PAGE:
John 10:3 Commentary - Garner-Howes Baptist Commentary
1 ) "To him the porter openeth," (touto ho thuroros anoigei) "To this one the door keeper opens, - Act 14:27; Act 16:18; 1Co 16:9, the guardian, the paraklete, the Holy Spirit, opens the blind eyes, deaf ears, to the voice of the call of the Shepherd to come to and follow Him, in salvation, safety, rest, and service, Joh 16:7-11, Rev 3:20; Rev 22:17.
2) "And the sheep hear his voice:” (kai ta probata tes phones autou akouei) "And the sheep heed his voice," of instruction and advice, respond obediently to His voice, because they belong to Him, to whom they have come, committed themselves; They know Him, give heed to His call, Joh 10:27; Joh 6:44; 2Ti 1:12.
3) ''And he calleth his own sheep by name," (kai ta idia probata phonei kat' onoma) "And he calls his own sheep according to or by (their) name," Joh 20:16; because He knows and cares for each, with intimate knowledge of every one, He is so interested in names that He enters them in the Lamb's book of life, when they are saved, in order, Rom 16:7; Rev 13:8.
The sheep should follow, wherever the shepherd leads. The spirit of the sheep should be, ''Wherever He leads, I'll go.
TO HIM THE PORTER OPENETH
And so it is with the Bible --- we read our Bibles, but unless the Porter openeth, the voices of the evangelists and apostles are but as a pleasant tale. And then there is that other book, the book of nature, which lies open before us. But we hear no sounds in the noisy brook, we see nothing in the opening buds and flowers of early summer; but once the Porter opens the door, then suddenly --"Earth's crammed with heaven, and every common bush afire with God '' Or if we look upon the pages of history. To the natural man they contain only a record of battles, kings, and dynasties, but when the Porter opens wide the door, then we seem to read between the lines. We see how evil haunts the wicked person to destroy him and his seed forever, we see men sowing the wind and in after years, long after the sowing has faded from memory, reaping the whirlwind! To read history without the illumination of the Holy Spirit, is like looking at a beautiful landscape by the pale light of the moon. We see indeed the dark forms of the hills standing out, we note the trees in their solemn gloom; we hear and see the white foam splashing against the rocky shore; but the flowers and blades of grass, the leaves with their countless tints, the life and the color of the whole scene can only be seen by the light of the clear, noon-day sun. So the manifold workings of the Holy Spirit in every successive generation can only be seen when the Porter has opened the door and enlightened our understanding, and given us a right judgement in all things.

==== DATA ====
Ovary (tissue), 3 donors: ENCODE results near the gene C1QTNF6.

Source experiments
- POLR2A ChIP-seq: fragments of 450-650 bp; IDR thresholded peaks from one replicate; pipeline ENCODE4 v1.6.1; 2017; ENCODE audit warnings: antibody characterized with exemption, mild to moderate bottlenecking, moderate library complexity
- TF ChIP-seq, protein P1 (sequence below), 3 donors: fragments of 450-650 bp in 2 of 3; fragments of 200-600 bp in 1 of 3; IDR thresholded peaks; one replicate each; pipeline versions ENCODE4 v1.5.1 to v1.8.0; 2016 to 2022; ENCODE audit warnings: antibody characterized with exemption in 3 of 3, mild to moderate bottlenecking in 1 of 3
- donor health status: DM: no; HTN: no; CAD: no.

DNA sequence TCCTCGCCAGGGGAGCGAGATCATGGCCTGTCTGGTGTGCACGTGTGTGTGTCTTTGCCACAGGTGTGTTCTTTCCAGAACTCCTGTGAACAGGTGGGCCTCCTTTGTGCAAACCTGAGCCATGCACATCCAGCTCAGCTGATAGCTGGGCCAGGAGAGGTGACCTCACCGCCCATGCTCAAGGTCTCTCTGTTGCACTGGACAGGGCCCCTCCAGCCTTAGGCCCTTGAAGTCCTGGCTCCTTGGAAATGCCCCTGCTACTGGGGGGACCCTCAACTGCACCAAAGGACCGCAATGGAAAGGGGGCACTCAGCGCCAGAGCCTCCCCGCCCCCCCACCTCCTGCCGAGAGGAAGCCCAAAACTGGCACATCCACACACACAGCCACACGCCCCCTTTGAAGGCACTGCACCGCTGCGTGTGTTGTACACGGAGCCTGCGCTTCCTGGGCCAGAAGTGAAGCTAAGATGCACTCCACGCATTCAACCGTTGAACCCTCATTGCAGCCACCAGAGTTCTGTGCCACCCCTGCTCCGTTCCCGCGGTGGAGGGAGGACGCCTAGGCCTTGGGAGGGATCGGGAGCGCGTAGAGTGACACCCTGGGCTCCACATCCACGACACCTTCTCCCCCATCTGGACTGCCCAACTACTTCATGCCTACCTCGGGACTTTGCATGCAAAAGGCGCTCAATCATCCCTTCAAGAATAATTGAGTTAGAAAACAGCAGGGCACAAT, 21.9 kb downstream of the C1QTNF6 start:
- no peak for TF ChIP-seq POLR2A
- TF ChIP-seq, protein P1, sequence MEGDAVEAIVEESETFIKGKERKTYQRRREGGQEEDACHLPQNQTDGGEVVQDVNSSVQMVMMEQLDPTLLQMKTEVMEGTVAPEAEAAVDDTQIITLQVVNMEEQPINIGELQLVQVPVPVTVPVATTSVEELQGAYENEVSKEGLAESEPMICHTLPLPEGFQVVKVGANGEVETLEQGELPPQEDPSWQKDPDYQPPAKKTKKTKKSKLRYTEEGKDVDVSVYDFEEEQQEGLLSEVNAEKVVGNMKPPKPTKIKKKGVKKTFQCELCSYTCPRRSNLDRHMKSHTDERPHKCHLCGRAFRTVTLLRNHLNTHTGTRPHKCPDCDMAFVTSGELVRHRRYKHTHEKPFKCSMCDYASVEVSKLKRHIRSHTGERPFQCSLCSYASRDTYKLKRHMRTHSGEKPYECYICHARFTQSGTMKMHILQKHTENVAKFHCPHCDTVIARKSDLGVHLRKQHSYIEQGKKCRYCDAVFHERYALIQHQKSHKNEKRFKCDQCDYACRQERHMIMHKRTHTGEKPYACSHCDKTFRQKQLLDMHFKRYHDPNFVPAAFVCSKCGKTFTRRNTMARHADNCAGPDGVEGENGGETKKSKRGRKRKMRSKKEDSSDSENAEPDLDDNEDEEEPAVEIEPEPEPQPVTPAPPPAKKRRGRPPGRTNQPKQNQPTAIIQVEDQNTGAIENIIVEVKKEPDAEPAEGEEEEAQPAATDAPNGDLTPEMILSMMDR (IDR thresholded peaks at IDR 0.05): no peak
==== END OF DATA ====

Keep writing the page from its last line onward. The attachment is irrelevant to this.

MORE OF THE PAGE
- J. L. Spencer
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Garner-Howes Baptist Commentary
The Garner-Howes Baptist Commentary of the Whole Bible was originally published as a 23-volume set by Albert Garner (principal author) along with J. C. Howes, G.F. Crumley, and Eugene Garner in 1985. The Blessed Hope Foundation has released this digital edition into the public domain.